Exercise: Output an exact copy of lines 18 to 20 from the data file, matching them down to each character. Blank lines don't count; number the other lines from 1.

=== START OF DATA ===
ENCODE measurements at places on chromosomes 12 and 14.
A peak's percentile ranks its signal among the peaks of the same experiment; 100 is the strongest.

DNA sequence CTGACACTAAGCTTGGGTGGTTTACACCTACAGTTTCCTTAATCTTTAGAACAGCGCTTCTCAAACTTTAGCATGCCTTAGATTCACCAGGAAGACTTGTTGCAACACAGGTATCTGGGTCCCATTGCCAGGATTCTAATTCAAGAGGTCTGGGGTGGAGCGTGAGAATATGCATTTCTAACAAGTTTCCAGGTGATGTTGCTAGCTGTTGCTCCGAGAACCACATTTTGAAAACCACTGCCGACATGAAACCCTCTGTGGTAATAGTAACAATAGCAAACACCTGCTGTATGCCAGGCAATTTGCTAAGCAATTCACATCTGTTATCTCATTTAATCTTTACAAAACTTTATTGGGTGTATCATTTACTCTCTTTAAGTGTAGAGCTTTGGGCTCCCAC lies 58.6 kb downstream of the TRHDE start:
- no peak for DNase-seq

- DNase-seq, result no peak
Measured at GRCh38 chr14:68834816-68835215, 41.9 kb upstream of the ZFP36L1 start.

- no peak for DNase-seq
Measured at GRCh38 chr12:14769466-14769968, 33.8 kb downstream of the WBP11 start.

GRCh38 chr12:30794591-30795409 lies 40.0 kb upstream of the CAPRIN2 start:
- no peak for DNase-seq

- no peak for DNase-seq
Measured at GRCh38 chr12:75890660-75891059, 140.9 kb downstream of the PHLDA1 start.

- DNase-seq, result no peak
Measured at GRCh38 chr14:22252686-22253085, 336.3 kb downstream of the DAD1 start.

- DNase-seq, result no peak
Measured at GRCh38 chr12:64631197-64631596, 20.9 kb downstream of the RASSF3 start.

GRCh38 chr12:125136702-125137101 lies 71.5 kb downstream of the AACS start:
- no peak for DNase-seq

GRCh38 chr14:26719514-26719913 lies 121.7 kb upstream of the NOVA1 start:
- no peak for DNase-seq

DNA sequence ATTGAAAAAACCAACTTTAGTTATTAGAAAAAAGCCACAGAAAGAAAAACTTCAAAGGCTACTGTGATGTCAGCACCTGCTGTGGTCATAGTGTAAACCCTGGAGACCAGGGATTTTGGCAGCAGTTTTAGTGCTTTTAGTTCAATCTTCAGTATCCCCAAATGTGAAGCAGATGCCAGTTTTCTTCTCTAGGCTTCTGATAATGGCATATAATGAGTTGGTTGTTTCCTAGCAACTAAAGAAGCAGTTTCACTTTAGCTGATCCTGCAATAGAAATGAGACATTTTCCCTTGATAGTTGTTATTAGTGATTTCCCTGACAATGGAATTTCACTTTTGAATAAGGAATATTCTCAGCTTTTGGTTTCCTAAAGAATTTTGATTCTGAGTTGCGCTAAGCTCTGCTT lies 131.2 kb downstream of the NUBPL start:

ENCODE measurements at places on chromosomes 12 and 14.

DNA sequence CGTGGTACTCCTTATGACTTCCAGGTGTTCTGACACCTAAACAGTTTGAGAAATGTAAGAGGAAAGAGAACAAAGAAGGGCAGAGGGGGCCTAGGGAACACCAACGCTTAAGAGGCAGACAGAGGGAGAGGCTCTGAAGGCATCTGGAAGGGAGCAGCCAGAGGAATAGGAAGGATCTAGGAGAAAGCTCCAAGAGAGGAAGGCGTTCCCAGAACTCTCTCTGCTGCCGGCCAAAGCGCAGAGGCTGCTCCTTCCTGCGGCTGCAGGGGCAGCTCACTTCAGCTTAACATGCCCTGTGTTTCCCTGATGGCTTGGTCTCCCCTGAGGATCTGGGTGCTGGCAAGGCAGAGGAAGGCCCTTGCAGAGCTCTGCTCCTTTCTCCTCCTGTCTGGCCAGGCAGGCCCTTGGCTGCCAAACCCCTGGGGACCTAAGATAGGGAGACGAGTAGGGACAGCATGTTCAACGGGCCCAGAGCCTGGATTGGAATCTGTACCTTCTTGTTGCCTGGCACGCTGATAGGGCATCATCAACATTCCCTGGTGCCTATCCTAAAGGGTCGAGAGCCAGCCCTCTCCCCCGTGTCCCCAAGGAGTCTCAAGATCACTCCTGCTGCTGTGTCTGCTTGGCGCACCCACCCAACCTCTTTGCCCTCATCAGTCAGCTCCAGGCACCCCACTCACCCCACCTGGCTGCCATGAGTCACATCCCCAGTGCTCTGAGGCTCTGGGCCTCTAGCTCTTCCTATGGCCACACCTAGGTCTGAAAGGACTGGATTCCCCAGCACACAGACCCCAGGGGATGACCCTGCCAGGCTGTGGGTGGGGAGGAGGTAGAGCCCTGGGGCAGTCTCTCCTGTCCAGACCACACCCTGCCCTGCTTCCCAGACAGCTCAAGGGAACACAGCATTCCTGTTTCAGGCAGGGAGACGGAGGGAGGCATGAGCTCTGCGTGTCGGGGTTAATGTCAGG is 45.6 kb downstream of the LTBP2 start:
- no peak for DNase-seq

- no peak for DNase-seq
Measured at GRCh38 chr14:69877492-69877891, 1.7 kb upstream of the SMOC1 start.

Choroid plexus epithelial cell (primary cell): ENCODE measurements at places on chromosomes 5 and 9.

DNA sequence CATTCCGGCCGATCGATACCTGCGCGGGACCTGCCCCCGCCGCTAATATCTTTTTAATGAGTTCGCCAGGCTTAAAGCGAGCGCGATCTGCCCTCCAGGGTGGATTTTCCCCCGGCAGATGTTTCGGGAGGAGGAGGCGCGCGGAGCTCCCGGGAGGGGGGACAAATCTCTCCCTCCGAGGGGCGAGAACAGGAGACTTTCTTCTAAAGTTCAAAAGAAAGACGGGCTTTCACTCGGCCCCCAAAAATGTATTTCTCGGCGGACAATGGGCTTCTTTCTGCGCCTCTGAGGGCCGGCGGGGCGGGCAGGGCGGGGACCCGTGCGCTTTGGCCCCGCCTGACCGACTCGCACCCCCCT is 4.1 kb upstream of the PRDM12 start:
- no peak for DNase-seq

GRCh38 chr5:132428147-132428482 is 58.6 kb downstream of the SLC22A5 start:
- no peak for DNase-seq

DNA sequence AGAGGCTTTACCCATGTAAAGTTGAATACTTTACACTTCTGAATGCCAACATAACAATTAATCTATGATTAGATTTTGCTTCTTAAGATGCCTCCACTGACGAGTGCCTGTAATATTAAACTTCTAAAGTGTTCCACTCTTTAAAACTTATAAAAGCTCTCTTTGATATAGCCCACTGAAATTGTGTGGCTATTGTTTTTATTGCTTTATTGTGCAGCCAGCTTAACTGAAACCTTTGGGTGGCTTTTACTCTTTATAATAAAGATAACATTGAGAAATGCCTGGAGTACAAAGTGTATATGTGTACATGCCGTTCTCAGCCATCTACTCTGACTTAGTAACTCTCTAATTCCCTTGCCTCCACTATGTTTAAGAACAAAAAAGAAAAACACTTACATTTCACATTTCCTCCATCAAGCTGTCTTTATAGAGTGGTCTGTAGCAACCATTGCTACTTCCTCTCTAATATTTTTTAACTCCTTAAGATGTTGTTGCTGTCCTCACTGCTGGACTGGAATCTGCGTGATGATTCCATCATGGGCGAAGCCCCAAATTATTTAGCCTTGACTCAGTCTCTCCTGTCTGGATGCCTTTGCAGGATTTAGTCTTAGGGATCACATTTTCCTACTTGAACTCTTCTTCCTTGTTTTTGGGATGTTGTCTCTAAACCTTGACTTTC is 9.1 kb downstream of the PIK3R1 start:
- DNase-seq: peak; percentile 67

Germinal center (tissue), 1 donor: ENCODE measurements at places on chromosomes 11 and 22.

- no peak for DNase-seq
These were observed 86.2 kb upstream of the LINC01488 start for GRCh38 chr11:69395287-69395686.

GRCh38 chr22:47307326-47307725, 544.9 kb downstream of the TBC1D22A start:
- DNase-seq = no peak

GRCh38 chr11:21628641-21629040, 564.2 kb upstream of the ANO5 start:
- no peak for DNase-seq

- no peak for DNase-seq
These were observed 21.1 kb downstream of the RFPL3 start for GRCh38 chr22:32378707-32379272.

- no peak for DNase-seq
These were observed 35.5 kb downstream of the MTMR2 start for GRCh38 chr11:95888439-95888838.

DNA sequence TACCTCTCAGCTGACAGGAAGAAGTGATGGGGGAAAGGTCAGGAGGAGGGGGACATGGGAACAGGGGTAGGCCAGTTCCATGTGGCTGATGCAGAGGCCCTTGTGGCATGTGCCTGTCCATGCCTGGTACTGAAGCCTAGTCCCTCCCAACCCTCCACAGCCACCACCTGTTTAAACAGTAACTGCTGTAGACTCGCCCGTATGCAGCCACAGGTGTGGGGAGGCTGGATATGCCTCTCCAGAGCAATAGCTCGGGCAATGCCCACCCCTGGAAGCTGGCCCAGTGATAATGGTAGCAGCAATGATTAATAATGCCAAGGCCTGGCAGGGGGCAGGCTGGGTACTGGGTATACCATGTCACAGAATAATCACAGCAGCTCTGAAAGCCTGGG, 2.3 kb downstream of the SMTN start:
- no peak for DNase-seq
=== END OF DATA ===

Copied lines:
- no peak for DNase-seq

GRCh38 chr14:26719514-26719913 lies 121.7 kb upstream of the NOVA1 start:
- no peak for DNase-seq